King-size worries for chocolatier

Chocolate runs in Dunedin’s blood.

The city’s long involvement with the delectable treat stumbled and nearly ended when Cadbury shut up shop at its central Dunedin site in March 2018.

The sometimes mean forces of global business and consumerism, displayed during that period by Cadbury’s global owner Mondalez International, had deemed the factory here was not making enough money for its requirements, even though it was still a profitable enterprise.

Once the final batch of Pineapple Lumps spilled from the conveyer belt, and the 350 employees walked out the gates for the last time, the future for chocolate in Dunedin seemed grim.

No longer would the exotic aroma of chocolate macaroons, Turkish delight or peppermint cream waft gently through the city centre at night from the Cumberland St factory.

There was a chocolate lifeline, though. Ocho had been operating as a small craft-chocolate company for about four years when Mondalez announced in 2017 the closing of the Cadbury plant.

The shock and concern which reverberated across Dunedin at that news catalysed moves to keep chocolate making in Otago.

Ocho became an incorporated company as the Own the Factory crowdfunding was launched.

The response to that battle for money was rapid and significant, as locals looked both to give Mondalez a two-fingered salute for what it was doing to a Dunedin institution, and to also support the home-grown operation.

In less than 36 hours, $2 million was raised for Ocho by bringing in 3549 new investors.

Campaign mastermind and leader, and now Dunedin city councillor, Jim O’Malley, initiated a second fundraising effort in 2021 to offset a Covid-related drop in income, and raised just shy of $500,000.

During this time, Dr O’Malley was Ocho’s managing director and deferred $70,000 in salary to help the company get back on its feet.

Now, sadly, Ocho’s financial problems have caught up with it again, and Dr O’Malley, who was also chairman of its board until last October, is unlikely to get paid for his efforts during that difficult Covid period of 18 months or so.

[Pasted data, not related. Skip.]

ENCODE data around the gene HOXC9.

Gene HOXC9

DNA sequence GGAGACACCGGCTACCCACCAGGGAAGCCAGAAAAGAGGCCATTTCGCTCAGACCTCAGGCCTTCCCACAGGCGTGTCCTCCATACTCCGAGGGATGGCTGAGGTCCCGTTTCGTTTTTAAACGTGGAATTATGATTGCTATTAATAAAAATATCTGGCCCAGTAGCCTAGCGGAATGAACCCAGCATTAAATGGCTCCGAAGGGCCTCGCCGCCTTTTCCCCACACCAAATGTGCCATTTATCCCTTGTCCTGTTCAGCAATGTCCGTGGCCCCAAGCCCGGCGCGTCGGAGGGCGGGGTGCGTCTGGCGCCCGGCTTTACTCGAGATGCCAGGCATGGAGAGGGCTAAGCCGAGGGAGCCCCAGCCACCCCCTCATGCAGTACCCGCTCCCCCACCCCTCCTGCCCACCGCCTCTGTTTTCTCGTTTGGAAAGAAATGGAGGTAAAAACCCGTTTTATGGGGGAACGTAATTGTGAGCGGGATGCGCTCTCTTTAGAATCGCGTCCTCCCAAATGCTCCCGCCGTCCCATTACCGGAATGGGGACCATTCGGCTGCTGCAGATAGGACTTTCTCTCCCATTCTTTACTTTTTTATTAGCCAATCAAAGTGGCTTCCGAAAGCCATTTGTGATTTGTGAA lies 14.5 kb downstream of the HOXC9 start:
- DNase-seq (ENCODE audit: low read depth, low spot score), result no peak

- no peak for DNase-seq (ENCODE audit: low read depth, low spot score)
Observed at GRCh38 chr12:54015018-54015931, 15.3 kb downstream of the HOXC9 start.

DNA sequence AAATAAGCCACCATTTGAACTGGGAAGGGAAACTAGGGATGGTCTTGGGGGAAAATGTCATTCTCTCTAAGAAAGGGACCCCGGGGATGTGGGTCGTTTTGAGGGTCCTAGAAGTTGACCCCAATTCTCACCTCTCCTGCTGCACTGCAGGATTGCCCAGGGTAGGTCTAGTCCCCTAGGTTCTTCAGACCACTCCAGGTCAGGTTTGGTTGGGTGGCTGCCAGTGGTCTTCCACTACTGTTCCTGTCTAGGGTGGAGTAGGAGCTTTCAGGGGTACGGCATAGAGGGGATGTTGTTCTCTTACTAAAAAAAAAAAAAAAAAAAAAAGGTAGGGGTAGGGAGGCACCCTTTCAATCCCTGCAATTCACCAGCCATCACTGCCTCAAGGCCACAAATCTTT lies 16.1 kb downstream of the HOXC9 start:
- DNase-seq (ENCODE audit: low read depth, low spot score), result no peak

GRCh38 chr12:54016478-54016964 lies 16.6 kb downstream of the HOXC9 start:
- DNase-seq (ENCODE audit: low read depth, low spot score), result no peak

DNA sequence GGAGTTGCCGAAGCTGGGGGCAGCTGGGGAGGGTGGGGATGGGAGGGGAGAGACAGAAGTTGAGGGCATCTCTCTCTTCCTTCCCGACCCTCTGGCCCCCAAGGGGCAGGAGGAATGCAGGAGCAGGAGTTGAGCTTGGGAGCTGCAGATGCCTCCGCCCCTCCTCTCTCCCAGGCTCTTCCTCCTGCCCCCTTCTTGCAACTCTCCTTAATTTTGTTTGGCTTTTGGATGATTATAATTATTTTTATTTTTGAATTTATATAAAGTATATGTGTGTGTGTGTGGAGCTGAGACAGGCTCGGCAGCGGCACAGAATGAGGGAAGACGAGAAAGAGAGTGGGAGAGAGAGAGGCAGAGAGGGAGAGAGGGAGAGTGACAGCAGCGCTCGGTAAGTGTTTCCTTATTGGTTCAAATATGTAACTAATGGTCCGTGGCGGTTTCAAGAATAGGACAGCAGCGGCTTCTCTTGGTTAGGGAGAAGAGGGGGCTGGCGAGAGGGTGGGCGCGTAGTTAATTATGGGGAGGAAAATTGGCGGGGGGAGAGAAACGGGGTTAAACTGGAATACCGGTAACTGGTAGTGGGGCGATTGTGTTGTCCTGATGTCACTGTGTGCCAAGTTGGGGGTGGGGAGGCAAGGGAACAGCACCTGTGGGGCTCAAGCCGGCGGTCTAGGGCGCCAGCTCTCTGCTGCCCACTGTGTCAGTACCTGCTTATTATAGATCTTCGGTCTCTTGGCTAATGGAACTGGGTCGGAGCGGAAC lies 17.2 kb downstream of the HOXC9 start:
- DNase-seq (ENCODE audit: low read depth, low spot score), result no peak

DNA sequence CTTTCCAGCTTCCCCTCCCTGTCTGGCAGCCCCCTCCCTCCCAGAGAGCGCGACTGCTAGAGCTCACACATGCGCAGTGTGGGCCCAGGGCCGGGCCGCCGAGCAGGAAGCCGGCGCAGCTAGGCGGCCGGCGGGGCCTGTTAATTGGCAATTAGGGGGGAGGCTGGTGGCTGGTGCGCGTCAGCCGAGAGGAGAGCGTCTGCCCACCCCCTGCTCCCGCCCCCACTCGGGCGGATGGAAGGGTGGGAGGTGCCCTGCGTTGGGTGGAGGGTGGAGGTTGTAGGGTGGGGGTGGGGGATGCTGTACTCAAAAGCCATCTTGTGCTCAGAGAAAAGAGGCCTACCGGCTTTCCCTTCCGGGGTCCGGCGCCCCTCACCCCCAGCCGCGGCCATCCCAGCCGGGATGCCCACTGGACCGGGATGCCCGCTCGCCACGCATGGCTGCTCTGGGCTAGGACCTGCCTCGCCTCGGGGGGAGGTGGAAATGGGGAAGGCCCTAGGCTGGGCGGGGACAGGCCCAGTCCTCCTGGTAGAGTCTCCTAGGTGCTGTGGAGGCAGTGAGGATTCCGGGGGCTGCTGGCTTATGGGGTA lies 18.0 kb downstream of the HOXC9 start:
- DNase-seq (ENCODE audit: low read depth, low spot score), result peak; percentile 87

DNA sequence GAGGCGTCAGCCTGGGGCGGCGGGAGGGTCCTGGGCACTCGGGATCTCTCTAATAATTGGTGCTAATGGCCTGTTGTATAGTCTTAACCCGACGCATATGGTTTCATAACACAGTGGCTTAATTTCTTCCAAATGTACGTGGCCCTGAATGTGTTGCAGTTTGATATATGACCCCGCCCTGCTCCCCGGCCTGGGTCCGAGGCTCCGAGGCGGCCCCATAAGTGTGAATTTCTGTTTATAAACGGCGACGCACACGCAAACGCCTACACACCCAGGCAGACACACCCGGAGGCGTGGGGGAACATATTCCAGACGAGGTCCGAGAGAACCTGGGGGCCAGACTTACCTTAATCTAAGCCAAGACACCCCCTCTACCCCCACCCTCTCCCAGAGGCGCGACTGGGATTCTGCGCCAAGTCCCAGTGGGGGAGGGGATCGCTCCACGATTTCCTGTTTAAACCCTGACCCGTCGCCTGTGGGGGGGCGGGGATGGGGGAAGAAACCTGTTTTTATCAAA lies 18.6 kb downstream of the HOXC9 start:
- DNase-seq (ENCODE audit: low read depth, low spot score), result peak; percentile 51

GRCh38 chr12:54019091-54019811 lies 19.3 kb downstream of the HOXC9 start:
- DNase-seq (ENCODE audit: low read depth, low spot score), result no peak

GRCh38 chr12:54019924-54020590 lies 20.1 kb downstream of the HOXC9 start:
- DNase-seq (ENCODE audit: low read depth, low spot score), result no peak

Most Dunedin residents, and especially chocolate lovers and supporters of all local industries in the South, were left stunned again this week when news broke of a proposal to put Ocho into voluntary liquidation later this month.

Ocho chairman Pete Lead said it appeared the company would be unable to make enough sales to get out of a financial hole and had "no prospect of achieving future profitability" with its existing business arrangements.

That meant the board would be considering a resolution to appoint a liquidator on June 26. The 11 staff will be paid in the meantime.

To say Ocho’s situation is disappointing would be an understatement.

The hopes and dreams of staff and the board, of Dr O’Malley, of customers, and of all those who invested in the company or were just out there cheering it on, have been tied up in its success.

What is disappointing, however, is hearing from Mr Lead of the lack of support for Ocho from beyond the South.

It had tried, unsuccessfully, to get its chocolate goods put on sale in supermarkets across the country and as in-flight snacks on Air New Zealand flights.

It is at least a tiny bit of good news to hear that sales have been up in the past year, despite costs growing at a faster rate.

Ocho is solvent and has been able to pay its expenses until now.

Mr Lead says the company wants to close "with dignity" and ensure everyone gets what is owed to them.

For more than 150 years, from Richard Hudson’s biscuit bakery to Cadbury Fry Hudson and finally to Cadbury, chocolate making has been an indispensable part of Dunedin’s social and economic fabric.

Maybe this is the time for one of the South’s great philanthropists to put their hands in their pockets and come up with the cash to keep Ocho going.

While dignity is something we embrace, many will not want a bar of the notion that Ocho should close for good.